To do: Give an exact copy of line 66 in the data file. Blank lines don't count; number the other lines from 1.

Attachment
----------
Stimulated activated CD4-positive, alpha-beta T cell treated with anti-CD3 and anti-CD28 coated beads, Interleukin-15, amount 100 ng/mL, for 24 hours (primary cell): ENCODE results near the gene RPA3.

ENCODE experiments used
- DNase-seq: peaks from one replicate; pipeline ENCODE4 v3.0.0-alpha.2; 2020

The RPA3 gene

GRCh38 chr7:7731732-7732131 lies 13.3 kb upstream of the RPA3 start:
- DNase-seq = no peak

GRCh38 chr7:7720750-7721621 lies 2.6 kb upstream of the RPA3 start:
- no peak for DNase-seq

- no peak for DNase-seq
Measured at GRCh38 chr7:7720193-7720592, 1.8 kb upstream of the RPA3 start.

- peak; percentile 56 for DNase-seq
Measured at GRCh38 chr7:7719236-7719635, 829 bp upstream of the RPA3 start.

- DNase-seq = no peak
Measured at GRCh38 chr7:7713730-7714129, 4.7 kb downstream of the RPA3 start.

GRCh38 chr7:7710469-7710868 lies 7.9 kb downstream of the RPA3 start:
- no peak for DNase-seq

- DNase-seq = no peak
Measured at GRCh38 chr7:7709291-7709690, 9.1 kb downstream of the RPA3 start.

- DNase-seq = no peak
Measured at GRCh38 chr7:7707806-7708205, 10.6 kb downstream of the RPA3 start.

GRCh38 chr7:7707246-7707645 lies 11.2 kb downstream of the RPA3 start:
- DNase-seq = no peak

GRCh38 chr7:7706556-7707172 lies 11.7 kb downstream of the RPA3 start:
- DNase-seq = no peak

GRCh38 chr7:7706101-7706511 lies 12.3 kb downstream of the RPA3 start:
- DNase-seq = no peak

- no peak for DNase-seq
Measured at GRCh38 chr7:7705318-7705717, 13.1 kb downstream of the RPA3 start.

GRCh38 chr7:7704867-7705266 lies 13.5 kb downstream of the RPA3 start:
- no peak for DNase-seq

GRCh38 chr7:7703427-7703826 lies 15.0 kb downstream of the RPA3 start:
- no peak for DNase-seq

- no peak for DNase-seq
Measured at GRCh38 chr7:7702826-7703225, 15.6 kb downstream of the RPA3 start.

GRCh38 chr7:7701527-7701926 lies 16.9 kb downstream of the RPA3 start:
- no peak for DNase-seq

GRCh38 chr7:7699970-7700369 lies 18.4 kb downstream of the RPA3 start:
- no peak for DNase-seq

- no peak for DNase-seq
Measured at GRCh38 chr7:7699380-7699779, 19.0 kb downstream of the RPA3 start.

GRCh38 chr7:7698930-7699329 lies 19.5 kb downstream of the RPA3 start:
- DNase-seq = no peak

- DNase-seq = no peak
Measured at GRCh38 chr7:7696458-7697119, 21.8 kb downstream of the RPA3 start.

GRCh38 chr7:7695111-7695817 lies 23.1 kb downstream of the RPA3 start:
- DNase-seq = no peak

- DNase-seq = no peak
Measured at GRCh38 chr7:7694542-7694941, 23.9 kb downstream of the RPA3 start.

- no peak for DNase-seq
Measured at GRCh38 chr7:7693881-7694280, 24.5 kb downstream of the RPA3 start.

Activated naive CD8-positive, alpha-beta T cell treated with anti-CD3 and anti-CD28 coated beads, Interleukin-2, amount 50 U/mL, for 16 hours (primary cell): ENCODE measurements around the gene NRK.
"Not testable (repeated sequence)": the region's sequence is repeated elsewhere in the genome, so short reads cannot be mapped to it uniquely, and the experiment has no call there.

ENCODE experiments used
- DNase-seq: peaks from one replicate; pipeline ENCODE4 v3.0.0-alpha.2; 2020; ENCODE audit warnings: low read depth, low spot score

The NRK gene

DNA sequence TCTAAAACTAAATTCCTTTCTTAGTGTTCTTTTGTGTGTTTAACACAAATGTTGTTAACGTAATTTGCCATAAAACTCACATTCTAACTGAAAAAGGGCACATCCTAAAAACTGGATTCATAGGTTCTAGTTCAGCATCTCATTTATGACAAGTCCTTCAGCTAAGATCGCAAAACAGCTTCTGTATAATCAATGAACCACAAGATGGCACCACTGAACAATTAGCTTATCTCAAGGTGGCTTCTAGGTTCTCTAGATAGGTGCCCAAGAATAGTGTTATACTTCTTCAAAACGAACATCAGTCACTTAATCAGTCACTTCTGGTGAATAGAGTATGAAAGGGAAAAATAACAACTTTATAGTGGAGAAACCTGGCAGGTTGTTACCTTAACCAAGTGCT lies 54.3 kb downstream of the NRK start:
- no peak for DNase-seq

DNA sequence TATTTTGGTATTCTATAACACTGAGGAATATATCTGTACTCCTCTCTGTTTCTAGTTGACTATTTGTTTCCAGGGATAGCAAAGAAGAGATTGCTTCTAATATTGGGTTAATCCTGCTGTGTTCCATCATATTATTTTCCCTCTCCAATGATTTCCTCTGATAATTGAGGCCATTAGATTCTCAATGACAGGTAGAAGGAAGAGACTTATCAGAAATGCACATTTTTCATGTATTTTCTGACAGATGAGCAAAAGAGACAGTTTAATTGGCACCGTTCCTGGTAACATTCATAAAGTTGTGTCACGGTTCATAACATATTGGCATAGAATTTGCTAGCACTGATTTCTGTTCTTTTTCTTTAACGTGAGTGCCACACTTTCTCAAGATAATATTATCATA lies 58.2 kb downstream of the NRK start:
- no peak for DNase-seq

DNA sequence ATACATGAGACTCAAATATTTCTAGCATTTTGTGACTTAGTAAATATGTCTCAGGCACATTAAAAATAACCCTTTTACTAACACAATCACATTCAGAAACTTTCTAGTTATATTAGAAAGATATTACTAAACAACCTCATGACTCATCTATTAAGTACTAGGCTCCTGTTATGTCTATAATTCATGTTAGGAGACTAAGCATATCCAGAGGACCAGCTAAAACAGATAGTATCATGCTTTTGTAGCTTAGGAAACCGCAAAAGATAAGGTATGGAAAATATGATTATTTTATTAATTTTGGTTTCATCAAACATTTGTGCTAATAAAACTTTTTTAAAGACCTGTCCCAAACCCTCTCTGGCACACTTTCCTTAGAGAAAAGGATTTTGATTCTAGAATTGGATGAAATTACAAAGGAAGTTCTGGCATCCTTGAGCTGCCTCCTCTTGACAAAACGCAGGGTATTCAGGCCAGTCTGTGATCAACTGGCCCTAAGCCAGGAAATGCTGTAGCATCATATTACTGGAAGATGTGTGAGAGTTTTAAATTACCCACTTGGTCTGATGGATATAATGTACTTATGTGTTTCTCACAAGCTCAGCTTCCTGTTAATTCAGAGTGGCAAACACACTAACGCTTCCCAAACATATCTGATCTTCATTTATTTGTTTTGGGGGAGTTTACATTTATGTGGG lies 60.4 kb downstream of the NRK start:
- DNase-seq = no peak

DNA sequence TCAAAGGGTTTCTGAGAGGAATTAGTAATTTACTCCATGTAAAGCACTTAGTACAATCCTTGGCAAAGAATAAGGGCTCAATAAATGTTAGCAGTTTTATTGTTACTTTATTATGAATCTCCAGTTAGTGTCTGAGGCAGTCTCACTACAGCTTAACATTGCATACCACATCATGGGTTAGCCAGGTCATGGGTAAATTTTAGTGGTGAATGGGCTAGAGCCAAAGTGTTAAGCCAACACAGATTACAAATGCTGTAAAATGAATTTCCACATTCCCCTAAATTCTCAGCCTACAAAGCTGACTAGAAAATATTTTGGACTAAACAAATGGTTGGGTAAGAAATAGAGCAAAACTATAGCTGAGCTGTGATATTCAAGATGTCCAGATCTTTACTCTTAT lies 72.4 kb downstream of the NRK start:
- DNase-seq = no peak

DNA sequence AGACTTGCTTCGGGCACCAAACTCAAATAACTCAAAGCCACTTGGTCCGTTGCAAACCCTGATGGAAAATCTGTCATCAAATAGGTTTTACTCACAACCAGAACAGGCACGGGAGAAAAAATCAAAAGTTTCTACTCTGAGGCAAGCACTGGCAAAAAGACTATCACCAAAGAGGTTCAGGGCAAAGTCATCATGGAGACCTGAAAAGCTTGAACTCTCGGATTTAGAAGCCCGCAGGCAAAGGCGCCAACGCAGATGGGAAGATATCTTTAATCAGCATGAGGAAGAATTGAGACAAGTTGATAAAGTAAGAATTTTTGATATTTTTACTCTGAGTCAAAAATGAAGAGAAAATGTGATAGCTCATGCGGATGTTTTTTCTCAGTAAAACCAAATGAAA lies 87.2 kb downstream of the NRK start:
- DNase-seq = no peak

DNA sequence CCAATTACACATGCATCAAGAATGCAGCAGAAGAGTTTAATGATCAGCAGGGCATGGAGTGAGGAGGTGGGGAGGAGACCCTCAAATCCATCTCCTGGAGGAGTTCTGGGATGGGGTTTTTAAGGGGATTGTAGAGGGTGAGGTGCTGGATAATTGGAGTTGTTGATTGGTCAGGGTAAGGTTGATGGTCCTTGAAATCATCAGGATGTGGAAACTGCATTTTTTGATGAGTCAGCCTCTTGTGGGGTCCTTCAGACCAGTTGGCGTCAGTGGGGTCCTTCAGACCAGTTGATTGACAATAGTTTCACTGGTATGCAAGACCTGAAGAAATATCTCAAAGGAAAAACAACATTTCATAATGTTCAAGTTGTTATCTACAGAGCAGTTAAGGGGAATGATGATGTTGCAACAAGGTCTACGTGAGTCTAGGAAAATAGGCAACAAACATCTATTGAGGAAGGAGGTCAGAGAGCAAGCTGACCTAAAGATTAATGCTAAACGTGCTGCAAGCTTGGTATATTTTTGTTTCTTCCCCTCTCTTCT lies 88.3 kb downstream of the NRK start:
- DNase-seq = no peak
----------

DNA sequence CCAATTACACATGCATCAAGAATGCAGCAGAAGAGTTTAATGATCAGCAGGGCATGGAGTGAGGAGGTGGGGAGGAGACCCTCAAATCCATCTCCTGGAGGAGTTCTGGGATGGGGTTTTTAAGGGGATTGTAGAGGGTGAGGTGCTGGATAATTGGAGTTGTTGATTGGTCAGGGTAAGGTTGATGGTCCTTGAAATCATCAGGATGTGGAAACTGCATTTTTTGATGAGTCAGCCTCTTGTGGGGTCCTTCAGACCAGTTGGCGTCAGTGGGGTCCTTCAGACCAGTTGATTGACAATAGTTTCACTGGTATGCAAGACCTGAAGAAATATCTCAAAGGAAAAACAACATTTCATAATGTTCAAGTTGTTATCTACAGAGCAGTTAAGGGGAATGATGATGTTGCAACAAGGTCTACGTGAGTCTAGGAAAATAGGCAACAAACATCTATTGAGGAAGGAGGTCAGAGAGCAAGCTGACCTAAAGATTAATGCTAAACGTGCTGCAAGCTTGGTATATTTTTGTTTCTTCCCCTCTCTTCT lies 88.3 kb downstream of the NRK start: